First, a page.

One little volcano is shutting down air traffic around the globe. Imagine if a big one erupted?
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Someone on the radio last night made this most perceptive observation, too. Look what this one lowly volcano is doing to our atmosphere and nations around the world. What chutzpah there is to think that man himself can control the environment with legislation like “cap and trade”!
What laws are they going to pass to stop this volcano from doing its thing? (I’m sure it must be OUR FAULT – somehow….)
update on conditions:
You’re getting better news here than at the airports.
chutzpah – Six point eight billion people pumpin’ out crap every day on their little blue island.
This situation is another reminder of how fragile our whole “advanced” way of life really is. Fragile
Think about it:
A volcano in a teeny island country with no meaningful international commerce is paralyzing $ billions of all kinds of international commerce. And the people who will suffer the most are the growers of the perishable products meant to be air-freighted to Europe that are rotting in warehouses–people who probably couldn’t find Iceland on a map and who definitely haven’t ever been on an international flight.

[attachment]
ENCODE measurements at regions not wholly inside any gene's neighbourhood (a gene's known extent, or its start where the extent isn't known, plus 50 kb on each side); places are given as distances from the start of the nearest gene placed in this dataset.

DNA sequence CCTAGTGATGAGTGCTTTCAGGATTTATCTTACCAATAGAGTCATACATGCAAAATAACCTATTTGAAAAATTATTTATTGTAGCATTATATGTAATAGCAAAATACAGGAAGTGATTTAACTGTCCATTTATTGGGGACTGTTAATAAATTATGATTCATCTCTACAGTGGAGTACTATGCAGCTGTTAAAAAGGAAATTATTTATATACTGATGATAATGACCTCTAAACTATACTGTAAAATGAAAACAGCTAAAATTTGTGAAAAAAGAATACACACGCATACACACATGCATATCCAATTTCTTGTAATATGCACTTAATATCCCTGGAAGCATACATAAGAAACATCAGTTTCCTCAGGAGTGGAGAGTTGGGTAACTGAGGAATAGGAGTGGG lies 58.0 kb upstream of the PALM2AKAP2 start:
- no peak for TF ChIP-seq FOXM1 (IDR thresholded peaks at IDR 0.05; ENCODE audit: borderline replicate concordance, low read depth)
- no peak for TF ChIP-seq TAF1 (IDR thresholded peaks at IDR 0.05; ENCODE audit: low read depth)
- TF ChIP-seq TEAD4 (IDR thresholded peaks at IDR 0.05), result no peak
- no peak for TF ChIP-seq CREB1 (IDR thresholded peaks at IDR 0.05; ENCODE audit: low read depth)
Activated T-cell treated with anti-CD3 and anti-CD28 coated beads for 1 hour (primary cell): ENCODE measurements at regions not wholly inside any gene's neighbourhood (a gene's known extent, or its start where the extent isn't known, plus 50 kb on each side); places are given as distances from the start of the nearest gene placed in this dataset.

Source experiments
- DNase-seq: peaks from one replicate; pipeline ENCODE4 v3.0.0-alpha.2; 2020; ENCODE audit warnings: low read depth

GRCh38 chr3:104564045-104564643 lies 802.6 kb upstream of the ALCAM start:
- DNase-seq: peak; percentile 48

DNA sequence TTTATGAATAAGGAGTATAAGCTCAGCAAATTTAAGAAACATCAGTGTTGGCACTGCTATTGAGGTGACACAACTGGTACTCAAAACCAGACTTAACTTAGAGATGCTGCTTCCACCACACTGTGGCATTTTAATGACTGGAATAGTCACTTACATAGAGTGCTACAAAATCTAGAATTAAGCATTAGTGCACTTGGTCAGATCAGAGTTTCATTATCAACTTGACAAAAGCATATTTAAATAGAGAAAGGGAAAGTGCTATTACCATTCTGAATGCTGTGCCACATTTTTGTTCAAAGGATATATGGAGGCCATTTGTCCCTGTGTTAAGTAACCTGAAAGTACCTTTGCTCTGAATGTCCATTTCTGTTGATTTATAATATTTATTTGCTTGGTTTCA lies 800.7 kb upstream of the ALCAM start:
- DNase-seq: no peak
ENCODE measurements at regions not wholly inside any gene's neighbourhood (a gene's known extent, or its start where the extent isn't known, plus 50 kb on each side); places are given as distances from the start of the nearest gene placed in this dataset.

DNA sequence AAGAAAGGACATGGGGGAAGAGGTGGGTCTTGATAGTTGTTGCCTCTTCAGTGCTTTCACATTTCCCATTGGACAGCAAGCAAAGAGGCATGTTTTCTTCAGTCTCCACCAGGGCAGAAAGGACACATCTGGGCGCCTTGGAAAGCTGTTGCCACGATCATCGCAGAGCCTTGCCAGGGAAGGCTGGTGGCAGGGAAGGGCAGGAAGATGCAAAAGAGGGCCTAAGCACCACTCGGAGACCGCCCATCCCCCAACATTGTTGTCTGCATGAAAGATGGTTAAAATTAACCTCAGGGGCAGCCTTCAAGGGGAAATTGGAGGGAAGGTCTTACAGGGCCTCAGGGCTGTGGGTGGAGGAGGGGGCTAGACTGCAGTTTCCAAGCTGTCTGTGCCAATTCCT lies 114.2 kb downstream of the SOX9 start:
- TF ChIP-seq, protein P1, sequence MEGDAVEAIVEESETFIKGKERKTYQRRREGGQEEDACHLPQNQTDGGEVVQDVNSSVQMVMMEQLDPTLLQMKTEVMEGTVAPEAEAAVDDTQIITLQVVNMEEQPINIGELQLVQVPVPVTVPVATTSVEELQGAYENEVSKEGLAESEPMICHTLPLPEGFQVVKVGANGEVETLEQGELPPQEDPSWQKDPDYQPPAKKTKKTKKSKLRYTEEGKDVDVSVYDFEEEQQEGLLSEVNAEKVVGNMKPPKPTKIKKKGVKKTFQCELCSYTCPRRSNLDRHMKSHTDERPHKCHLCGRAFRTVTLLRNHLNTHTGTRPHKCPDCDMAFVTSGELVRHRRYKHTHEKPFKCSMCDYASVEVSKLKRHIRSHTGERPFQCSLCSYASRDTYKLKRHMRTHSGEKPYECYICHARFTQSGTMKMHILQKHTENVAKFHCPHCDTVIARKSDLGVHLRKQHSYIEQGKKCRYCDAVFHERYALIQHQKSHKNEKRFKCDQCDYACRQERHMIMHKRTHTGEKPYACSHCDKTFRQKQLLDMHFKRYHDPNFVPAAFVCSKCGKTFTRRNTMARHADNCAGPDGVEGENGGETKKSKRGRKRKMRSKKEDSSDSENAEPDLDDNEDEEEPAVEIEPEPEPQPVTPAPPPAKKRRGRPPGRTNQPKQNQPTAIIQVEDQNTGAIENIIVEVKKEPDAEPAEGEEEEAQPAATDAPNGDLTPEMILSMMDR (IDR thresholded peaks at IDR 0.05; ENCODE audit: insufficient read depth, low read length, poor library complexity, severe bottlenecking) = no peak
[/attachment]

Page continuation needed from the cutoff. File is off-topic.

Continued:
Or this: Remember, in Fall 08, how scary it was that the commercial paper markets seized up? Suddenly we were looking at the possibility of grocery stores with no products on the shelves, gas stations with no gas, payrolls that couldn’t be met. In other words, enormous social chaos … but not because of a political upheaval, or a war, or a distribution system blow-out, or a natural disaster; because of a mundane, noncontroversial financial market few people have ever even heard of.
Or this: Have you ever tried to use your cell phone when there is a minor snow event in progress? You can’t get through! That’s because everybody is calling everybody to say really urgent stuff like “pick up toilet paper and vodka” or “don’t try to get off on Exit 3, it’s all backed up.” So, folks, what are we going to do for communications when there’s a REAL disaster?
My point with this ramble is that, despite all our sophistication, we remain as vulnerable to being blindsided as we ever were. More so, actually, given all our global interconnectedness. Really, sometimes I feel like my 85-year old father-in-law, the retired orthodontist who still has that Howard Ruff doomsday book from the 70s about how to survive the coming inflation-induced disaster.
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